You will find pitfalls to specializing—and it is crucial that you avoid them. Do not create your part of expertise so specific that one can only bid on one form of job. In place of being just a science writer or simply a medical writer, I’m both. But We have a diverse portfolio in both these areas as well. We have many years of experience as a gardener, but am formally trained as an Ecologist. And I have worked in public health, but also understand molecular biology. If I could only bid on one of the areas, I would be severely limited with regards to the jobs that would be offered to me.
The rule that is first being a successful expert science writer can be drawn directly from Evolutionary Biology. A few of the most successful organisms use a method called optimal foraging behavior: they look for the food which they know will give you the biggest payoff, but are ready to seek out other sourced elements of income in the meantime. As an expert science writer, We have a couple of areas that are my specialty, but I’m not above writing a number of gardening guides if I can’t find a big job when it comes to week.
Secondly, know your limitations. A laboratory procedure for purifying mixtures as a case study, when I first rebranded my freelance business, I made the mistake of bidding on a job that was frankly beyond my scope of expertise—liquid chromatography. I was vaguely familiar with it, and I had a background in molecular biology techniques like PCR; how hard could it be?
Since it ended up chromatography that is liquid highly complex. In accordance with no direct experience or theoretical training I couldn’t learn them overnight in them. It does not matter just how much training that is scientific have various other areas, or how quick an autodidactic study you are. I ultimately needed to cancel that job and lost a potentially long-term client. So that the second rule is: don’t believe that being an expert science writer makes you a Science Expert. Stay glued to the fields you realize very well, and you will certainly be quality material that is consistently publishing.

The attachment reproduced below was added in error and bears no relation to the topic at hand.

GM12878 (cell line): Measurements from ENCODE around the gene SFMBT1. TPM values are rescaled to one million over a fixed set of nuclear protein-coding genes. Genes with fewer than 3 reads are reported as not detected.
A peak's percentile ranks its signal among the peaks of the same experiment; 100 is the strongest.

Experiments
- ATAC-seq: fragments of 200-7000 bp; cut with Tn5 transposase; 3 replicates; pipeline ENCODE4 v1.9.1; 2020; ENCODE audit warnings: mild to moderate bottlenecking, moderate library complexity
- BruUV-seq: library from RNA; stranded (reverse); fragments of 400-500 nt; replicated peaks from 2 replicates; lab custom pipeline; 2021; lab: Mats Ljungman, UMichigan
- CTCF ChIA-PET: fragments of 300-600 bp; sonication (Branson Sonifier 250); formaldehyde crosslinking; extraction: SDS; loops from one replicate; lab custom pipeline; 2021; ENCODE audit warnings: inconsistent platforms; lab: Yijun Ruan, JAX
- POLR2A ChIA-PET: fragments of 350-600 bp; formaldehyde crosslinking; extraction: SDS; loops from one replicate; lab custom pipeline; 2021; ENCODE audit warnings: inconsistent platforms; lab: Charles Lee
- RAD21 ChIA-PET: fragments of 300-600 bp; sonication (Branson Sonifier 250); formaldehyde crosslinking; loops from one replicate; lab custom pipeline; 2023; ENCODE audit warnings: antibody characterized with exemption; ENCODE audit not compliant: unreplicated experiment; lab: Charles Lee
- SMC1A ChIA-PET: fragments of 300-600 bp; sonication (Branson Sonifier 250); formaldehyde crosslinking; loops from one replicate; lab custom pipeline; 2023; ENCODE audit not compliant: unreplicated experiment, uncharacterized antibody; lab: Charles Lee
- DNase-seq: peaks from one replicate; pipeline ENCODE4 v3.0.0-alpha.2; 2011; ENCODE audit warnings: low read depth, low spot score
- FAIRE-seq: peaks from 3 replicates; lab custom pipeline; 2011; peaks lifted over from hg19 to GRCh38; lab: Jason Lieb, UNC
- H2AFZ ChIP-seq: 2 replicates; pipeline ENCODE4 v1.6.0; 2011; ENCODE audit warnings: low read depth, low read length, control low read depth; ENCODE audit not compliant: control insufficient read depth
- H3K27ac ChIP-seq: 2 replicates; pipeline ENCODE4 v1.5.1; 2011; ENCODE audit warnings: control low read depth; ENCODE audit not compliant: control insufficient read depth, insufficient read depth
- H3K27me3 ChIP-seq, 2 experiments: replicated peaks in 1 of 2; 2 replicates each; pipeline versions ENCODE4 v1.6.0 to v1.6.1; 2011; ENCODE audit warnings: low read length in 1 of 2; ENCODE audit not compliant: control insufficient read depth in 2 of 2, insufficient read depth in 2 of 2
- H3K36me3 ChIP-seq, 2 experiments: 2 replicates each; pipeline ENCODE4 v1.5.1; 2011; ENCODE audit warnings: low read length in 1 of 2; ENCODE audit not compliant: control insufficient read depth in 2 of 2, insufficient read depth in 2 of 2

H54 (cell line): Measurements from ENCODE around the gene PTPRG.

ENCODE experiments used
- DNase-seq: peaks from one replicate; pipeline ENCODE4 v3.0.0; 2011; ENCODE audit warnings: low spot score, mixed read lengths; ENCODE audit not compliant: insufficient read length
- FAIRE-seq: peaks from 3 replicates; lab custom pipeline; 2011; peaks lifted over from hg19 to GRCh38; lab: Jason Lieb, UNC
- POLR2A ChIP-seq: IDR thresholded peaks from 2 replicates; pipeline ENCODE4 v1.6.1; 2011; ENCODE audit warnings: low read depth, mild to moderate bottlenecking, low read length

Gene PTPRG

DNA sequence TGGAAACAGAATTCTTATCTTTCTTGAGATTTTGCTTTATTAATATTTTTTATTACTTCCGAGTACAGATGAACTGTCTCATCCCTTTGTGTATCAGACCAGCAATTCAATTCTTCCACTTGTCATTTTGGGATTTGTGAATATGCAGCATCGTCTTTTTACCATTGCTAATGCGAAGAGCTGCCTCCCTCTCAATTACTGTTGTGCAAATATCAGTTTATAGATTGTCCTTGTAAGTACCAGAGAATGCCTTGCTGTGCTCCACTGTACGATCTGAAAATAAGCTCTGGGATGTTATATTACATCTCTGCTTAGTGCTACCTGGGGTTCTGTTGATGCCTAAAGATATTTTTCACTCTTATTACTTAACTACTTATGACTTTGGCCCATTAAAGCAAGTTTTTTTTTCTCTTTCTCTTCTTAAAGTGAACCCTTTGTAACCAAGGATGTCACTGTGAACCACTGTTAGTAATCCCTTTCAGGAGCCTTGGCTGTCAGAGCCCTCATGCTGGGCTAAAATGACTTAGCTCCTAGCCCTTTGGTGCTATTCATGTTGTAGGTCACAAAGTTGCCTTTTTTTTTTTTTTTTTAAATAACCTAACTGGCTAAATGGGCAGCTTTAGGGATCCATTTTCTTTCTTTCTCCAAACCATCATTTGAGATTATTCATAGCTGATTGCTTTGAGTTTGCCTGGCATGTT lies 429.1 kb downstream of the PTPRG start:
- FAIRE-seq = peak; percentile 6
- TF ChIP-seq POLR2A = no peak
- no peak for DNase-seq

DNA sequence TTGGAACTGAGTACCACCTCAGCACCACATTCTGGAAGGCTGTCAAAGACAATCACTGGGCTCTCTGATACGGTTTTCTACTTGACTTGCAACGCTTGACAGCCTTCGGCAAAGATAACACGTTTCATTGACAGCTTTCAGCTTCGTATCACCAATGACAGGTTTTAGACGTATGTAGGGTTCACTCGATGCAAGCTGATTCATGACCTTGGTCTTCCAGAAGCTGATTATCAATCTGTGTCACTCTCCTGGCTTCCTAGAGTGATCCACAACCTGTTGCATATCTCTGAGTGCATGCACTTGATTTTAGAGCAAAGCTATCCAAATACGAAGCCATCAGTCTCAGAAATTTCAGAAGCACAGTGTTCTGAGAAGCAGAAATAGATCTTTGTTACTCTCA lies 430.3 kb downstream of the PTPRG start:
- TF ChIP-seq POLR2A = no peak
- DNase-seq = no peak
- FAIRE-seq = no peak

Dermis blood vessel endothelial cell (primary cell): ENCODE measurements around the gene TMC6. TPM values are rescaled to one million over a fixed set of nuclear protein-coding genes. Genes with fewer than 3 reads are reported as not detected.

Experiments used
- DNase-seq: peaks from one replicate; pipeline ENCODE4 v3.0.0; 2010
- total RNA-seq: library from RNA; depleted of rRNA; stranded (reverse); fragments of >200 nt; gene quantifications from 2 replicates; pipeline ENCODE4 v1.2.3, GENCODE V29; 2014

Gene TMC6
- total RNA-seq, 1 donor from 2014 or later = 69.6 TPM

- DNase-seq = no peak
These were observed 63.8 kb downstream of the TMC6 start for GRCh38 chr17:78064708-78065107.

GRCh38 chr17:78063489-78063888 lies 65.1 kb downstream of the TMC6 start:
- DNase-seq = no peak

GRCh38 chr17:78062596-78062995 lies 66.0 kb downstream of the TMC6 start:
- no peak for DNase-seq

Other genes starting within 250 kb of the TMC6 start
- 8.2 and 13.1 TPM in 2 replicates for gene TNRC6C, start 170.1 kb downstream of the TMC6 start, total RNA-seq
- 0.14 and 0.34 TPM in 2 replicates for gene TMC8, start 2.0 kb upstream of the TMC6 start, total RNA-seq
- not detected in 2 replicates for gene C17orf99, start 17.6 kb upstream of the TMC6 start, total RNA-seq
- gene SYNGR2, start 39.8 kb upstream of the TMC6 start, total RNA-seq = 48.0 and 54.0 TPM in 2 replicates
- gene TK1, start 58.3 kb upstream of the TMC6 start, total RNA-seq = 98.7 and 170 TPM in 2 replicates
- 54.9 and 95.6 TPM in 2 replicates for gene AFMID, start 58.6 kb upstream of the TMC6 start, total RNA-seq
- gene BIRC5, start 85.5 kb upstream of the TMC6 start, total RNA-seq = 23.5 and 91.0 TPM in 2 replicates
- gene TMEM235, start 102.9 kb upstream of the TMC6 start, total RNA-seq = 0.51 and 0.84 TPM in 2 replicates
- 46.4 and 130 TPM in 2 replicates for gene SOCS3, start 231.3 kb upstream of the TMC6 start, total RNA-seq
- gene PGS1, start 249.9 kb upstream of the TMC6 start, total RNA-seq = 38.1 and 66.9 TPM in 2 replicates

Thirdly, often be looking for possibilities to become better at your work. I no longer work as a researcher in Ecology and Evolution, but that doesn’t mean I ever lost my passion for the niche. I still attend conferences about environmental issues during my area, nevertheless now as a member of the public instead of a researcher. I never stopped subscribing to magazines that focus on ecology and nature, and from now on I feel confident to send query letters to them. And organizations just like the National Association of Science Writers have a lot of resources for science writers.
Finally, have fun. I adore writing, and I also love science. Specializing in science writing has allowed us to take on projects that I find engaging and interesting. I could produce work I’m pleased with, and I’m constantly learning more info on the natural world.
About the author:
Jim Daley is a freelance writer based in Chicago. After working as a research biologist in avian ecology, public health, and infectious disease, he returned to his first love—writing. He contributes content to gardening and science websites. On his blog, jimdaleywrites, he explores the entire process of balancing creative endeavors with professional freelance writing.